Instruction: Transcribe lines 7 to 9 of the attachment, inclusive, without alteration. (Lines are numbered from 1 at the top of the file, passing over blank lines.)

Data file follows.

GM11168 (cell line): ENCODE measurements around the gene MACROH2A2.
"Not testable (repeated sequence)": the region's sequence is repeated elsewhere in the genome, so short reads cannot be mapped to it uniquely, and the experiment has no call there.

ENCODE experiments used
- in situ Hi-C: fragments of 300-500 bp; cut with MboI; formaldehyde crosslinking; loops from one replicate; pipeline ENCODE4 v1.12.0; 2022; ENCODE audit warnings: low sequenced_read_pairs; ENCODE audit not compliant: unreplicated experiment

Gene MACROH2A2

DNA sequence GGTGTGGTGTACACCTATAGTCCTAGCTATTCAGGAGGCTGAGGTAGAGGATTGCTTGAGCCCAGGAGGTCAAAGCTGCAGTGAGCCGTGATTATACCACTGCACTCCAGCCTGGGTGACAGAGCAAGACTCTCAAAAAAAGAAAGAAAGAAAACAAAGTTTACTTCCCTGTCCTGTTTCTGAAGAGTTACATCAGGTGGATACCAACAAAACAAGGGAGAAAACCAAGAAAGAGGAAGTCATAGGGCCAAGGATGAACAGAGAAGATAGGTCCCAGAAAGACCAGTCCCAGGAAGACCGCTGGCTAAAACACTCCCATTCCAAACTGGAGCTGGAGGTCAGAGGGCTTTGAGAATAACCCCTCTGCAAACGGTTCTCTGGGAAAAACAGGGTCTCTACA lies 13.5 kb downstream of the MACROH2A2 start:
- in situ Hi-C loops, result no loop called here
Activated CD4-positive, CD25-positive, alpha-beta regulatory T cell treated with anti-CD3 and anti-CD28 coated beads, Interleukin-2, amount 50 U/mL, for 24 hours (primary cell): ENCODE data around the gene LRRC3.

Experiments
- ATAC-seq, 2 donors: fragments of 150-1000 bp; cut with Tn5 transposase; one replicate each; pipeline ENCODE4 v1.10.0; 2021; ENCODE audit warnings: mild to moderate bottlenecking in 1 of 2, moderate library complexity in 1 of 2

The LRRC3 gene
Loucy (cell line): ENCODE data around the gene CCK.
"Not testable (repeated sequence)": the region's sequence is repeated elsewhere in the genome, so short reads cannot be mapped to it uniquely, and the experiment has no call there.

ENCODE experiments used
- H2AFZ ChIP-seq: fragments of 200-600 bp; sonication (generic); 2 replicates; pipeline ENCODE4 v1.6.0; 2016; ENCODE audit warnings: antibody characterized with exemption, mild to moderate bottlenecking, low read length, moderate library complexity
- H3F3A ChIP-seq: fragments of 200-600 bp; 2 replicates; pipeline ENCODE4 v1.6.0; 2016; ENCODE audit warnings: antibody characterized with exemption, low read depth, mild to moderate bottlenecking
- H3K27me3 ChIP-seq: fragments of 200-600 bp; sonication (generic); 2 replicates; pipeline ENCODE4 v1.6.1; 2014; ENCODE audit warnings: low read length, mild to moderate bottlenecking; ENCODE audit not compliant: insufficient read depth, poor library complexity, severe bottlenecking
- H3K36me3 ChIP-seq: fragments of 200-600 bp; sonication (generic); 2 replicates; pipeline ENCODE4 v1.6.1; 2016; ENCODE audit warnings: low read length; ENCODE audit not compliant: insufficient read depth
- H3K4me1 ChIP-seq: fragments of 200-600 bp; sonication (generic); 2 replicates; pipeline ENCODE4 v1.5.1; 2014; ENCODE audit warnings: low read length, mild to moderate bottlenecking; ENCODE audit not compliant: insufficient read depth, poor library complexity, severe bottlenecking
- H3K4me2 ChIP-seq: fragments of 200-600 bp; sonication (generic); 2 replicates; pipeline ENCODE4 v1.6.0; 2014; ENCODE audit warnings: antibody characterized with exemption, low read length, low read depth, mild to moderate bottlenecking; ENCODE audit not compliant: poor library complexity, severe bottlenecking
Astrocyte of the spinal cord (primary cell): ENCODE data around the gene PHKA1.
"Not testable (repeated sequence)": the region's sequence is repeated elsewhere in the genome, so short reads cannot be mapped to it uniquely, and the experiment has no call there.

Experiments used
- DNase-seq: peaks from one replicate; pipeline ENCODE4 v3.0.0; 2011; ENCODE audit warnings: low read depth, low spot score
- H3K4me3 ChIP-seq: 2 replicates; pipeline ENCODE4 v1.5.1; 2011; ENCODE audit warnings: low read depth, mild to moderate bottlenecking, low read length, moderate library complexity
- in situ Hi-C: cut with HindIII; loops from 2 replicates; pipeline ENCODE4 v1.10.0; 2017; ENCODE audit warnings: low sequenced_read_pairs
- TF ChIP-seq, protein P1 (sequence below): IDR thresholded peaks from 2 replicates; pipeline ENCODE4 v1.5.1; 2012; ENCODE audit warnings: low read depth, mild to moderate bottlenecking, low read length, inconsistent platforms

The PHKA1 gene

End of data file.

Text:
- in situ Hi-C loops, result no loop called here
Activated CD4-positive, CD25-positive, alpha-beta regulatory T cell treated with anti-CD3 and anti-CD28 coated beads, Interleukin-2, amount 50 U/mL, for 24 hours (primary cell): ENCODE data around the gene LRRC3.

Experiments